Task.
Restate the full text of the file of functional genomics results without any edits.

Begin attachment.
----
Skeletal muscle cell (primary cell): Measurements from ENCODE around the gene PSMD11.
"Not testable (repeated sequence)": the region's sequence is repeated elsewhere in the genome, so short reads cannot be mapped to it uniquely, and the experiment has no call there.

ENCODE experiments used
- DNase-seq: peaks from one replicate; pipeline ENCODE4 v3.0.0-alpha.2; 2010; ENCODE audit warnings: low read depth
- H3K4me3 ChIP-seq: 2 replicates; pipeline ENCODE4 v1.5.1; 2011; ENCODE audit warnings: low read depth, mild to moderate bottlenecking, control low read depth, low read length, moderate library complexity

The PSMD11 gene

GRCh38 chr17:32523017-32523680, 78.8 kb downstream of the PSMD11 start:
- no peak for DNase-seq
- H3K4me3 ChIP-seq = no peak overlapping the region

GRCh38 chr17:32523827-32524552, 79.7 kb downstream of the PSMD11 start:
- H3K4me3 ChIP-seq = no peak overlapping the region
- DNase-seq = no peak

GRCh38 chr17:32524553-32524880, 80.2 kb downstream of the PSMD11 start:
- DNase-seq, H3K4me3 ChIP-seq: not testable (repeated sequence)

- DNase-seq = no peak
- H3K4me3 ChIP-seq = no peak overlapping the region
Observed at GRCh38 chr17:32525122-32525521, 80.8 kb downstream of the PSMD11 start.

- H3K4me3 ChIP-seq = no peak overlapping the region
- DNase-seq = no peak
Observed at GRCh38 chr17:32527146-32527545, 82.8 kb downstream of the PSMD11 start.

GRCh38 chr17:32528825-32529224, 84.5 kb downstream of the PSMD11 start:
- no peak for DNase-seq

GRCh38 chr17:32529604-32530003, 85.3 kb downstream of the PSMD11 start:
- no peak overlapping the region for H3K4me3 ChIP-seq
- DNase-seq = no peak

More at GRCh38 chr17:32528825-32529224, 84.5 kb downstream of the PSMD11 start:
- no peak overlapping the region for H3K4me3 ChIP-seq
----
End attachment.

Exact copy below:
Skeletal muscle cell (primary cell): Measurements from ENCODE around the gene PSMD11.
"Not testable (repeated sequence)": the region's sequence is repeated elsewhere in the genome, so short reads cannot be mapped to it uniquely, and the experiment has no call there.

ENCODE experiments used
- DNase-seq: peaks from one replicate; pipeline ENCODE4 v3.0.0-alpha.2; 2010; ENCODE audit warnings: low read depth
- H3K4me3 ChIP-seq: 2 replicates; pipeline ENCODE4 v1.5.1; 2011; ENCODE audit warnings: low read depth, mild to moderate bottlenecking, control low read depth, low read length, moderate library complexity

The PSMD11 gene

GRCh38 chr17:32523017-32523680, 78.8 kb downstream of the PSMD11 start:
- no peak for DNase-seq
- H3K4me3 ChIP-seq = no peak overlapping the region

GRCh38 chr17:32523827-32524552, 79.7 kb downstream of the PSMD11 start:
- H3K4me3 ChIP-seq = no peak overlapping the region
- DNase-seq = no peak

GRCh38 chr17:32524553-32524880, 80.2 kb downstream of the PSMD11 start:
- DNase-seq, H3K4me3 ChIP-seq: not testable (repeated sequence)

- DNase-seq = no peak
- H3K4me3 ChIP-seq = no peak overlapping the region
Observed at GRCh38 chr17:32525122-32525521, 80.8 kb downstream of the PSMD11 start.

- H3K4me3 ChIP-seq = no peak overlapping the region
- DNase-seq = no peak
Observed at GRCh38 chr17:32527146-32527545, 82.8 kb downstream of the PSMD11 start.

GRCh38 chr17:32528825-32529224, 84.5 kb downstream of the PSMD11 start:
- no peak for DNase-seq

GRCh38 chr17:32529604-32530003, 85.3 kb downstream of the PSMD11 start:
- no peak overlapping the region for H3K4me3 ChIP-seq
- DNase-seq = no peak

More at GRCh38 chr17:32528825-32529224, 84.5 kb downstream of the PSMD11 start:
- no peak overlapping the region for H3K4me3 ChIP-seq